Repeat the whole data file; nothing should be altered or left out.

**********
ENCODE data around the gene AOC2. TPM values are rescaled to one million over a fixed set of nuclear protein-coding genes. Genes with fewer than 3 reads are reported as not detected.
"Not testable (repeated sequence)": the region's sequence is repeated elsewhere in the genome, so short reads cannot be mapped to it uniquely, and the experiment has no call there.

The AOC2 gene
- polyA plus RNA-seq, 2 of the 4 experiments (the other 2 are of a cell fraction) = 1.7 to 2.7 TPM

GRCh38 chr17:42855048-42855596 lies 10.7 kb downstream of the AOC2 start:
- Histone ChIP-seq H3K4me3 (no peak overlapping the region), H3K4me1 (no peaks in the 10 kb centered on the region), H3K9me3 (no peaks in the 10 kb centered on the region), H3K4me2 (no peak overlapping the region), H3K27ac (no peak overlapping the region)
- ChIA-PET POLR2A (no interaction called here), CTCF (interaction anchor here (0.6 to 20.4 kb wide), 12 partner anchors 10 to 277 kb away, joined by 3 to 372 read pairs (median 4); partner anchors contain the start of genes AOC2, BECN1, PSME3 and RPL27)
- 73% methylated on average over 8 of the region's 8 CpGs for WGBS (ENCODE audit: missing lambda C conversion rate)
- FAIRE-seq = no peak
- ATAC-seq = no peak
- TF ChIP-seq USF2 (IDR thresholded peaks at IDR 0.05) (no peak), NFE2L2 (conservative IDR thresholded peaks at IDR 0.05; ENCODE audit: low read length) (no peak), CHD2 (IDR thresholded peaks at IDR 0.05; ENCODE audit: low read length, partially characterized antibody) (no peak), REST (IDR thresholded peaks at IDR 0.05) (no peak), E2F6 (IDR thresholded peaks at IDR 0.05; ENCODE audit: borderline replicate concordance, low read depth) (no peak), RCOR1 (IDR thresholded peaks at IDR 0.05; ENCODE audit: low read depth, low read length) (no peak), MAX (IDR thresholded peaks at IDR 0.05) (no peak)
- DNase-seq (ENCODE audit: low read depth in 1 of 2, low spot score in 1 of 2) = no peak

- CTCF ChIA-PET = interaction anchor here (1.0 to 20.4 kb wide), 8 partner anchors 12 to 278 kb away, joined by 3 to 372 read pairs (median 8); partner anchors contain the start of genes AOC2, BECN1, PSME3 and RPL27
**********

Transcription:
ENCODE data around the gene AOC2. TPM values are rescaled to one million over a fixed set of nuclear protein-coding genes. Genes with fewer than 3 reads are reported as not detected.
"Not testable (repeated sequence)": the region's sequence is repeated elsewhere in the genome, so short reads cannot be mapped to it uniquely, and the experiment has no call there.

The AOC2 gene
- polyA plus RNA-seq, 2 of the 4 experiments (the other 2 are of a cell fraction) = 1.7 to 2.7 TPM

GRCh38 chr17:42855048-42855596 lies 10.7 kb downstream of the AOC2 start:
- Histone ChIP-seq H3K4me3 (no peak overlapping the region), H3K4me1 (no peaks in the 10 kb centered on the region), H3K9me3 (no peaks in the 10 kb centered on the region), H3K4me2 (no peak overlapping the region), H3K27ac (no peak overlapping the region)
- ChIA-PET POLR2A (no interaction called here), CTCF (interaction anchor here (0.6 to 20.4 kb wide), 12 partner anchors 10 to 277 kb away, joined by 3 to 372 read pairs (median 4); partner anchors contain the start of genes AOC2, BECN1, PSME3 and RPL27)
- 73% methylated on average over 8 of the region's 8 CpGs for WGBS (ENCODE audit: missing lambda C conversion rate)
- FAIRE-seq = no peak
- ATAC-seq = no peak
- TF ChIP-seq USF2 (IDR thresholded peaks at IDR 0.05) (no peak), NFE2L2 (conservative IDR thresholded peaks at IDR 0.05; ENCODE audit: low read length) (no peak), CHD2 (IDR thresholded peaks at IDR 0.05; ENCODE audit: low read length, partially characterized antibody) (no peak), REST (IDR thresholded peaks at IDR 0.05) (no peak), E2F6 (IDR thresholded peaks at IDR 0.05; ENCODE audit: borderline replicate concordance, low read depth) (no peak), RCOR1 (IDR thresholded peaks at IDR 0.05; ENCODE audit: low read depth, low read length) (no peak), MAX (IDR thresholded peaks at IDR 0.05) (no peak)
- DNase-seq (ENCODE audit: low read depth in 1 of 2, low spot score in 1 of 2) = no peak

- CTCF ChIA-PET = interaction anchor here (1.0 to 20.4 kb wide), 8 partner anchors 12 to 278 kb away, joined by 3 to 372 read pairs (median 8); partner anchors contain the start of genes AOC2, BECN1, PSME3 and RPL27